The last week I have not watched the news as much. The few times I did check it there were heinous crimes being reported. Parents murdering their kids, adults harming one another, wild police chases and crashes, etc. It reminded me of the book we read last blog – Judges. Everyone was doing what their political party would approve of, no one checking in with the Lord of all lords. The dividing line has really been set in our country – those in both parties who want to see God’s will done. Things are so dark. The actions of many in every sphere of our culture are – RUTHLESS. The word means devoid of pity, compassion, kindness or any type of relief.

The setting for the book of Ruth is during Gideon and Samsons’ generation. Famine has driven people to new territory, some questioning if God is still provider or even involved. That is one of the reasons I love celebrating a spiritual rest day or Sabbath. At sundown we remind ourselves every week that God is still awake – neither slumbering or sleeping. We light a candle to declare that a light STILL SHINES IN THE DARKNESS. We light a candle to remember Heavens light awaits us…

During this time of spiritual evil and gross darkness, God sent someone to display kindness, compassion and beneficence. We are told the story of someone who would not act according to religious affiliation or culture but according to the love in her heart. Her name is Ruth. Her father-in-law had walked away from his people to get a better financial portfolio, then died. Her husband and brother-in-law were named “sick and ailing”. Not exactly men of the hour type guys. I suspect her husband however must have had some good upbringing because he selected such a kind woman and she later dedicates her life to his moms God. Even mother-in-law Naomi succumbs to the barrenness and cynicism of the day when she gives up hope and wants everyone to call her “Mara”.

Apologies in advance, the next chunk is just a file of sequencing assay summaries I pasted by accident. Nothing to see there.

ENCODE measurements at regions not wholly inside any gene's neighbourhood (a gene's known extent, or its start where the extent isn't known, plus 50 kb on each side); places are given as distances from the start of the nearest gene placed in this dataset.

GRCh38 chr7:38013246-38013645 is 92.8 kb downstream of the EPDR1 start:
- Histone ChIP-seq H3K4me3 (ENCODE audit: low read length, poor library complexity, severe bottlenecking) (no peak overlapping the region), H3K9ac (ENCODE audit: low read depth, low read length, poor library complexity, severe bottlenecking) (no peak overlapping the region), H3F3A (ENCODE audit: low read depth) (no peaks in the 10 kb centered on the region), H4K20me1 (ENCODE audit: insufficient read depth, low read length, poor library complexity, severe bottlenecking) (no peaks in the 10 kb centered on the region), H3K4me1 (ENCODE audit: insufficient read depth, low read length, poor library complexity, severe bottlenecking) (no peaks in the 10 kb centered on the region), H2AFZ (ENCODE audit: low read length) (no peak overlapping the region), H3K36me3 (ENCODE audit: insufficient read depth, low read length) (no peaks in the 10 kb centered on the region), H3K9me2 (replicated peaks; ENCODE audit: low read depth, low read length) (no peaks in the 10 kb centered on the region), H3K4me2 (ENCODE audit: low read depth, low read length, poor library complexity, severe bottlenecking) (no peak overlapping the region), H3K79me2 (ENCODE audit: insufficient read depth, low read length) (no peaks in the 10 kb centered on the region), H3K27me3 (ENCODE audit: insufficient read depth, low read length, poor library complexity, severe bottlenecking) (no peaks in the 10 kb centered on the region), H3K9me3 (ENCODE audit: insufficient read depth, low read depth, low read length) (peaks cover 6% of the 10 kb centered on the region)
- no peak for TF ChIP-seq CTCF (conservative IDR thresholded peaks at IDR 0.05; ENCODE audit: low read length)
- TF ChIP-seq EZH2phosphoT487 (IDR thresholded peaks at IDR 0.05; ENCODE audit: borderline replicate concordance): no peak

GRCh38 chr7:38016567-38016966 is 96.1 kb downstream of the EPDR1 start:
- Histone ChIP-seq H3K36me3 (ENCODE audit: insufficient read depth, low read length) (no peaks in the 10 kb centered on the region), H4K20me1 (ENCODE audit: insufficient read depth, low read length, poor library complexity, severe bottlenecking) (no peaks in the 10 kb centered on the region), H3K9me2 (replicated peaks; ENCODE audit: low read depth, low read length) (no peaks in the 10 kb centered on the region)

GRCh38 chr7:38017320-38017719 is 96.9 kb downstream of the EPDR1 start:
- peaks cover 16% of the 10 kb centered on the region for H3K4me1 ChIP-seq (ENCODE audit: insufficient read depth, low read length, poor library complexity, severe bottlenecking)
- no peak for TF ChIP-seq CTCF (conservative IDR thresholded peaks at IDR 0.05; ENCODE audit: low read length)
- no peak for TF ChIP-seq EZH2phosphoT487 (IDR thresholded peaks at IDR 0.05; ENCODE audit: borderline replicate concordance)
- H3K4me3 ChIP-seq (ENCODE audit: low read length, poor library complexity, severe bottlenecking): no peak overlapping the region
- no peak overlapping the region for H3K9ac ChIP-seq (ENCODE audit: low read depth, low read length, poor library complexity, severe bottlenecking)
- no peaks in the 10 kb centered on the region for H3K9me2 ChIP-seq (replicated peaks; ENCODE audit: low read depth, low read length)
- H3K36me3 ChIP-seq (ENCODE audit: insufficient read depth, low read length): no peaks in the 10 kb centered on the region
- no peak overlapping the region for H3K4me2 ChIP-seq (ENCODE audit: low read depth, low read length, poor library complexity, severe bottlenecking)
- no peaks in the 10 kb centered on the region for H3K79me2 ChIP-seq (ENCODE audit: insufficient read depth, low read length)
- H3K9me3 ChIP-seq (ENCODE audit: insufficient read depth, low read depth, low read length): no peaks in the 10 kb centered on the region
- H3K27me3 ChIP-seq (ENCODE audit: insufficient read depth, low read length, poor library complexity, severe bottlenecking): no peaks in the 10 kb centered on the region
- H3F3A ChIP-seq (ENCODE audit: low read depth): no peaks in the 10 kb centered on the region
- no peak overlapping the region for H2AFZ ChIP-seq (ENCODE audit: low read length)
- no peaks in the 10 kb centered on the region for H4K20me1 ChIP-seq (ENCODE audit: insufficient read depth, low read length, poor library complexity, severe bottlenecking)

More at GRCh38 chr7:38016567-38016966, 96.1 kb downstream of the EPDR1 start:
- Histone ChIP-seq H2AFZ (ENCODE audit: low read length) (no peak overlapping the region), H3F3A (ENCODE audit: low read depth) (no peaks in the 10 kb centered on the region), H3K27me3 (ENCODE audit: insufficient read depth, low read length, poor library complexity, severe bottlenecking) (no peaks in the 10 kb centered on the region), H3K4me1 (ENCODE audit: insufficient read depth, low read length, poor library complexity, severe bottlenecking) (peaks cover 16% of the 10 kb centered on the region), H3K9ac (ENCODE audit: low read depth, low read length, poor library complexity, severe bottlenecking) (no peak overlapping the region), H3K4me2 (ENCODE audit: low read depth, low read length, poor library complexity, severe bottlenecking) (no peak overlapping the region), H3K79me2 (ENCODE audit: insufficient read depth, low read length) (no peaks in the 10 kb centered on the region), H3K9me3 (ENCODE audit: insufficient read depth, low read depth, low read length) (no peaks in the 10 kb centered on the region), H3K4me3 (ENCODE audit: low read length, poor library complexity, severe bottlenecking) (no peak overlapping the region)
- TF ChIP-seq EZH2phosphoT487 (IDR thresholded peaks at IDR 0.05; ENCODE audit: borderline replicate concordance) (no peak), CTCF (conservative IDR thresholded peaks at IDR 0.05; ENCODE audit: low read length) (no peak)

Regular life can cause us to get discouraged. Regular life can cause us to be afraid. Regular life can cause us to look at our situations, our aloneness, our limitations and problems rather than up to a loving and supporting God. Add grief – a husband, a son, two sons and the burden of sorrow gets multiplied, overwhelming. Grief causes us to forget reality, grief blocks grace and joy. Grief robs us of connection causing our souls to get isolated and lost in pain. At the beginning of Ruth, we are faced with the question – is God also ruthless? Because of our choices has God left us alone and walked away?

Then someone, a young girl who has every right to act forlorn and forsaken, makes the bold choice to love again. She determines in her spirit to be – different. She acts according to the memory of her heart and what she knows to be true rather than what she sees or hears around her. Faith is like that – it is a plucked string of a guitar in a key no one expects. It is a song in the night when all the world is silent or in discord. Ruth’s love and actions were shocking and out of step with the narrative the enemy was trying to write on Naomi’s life.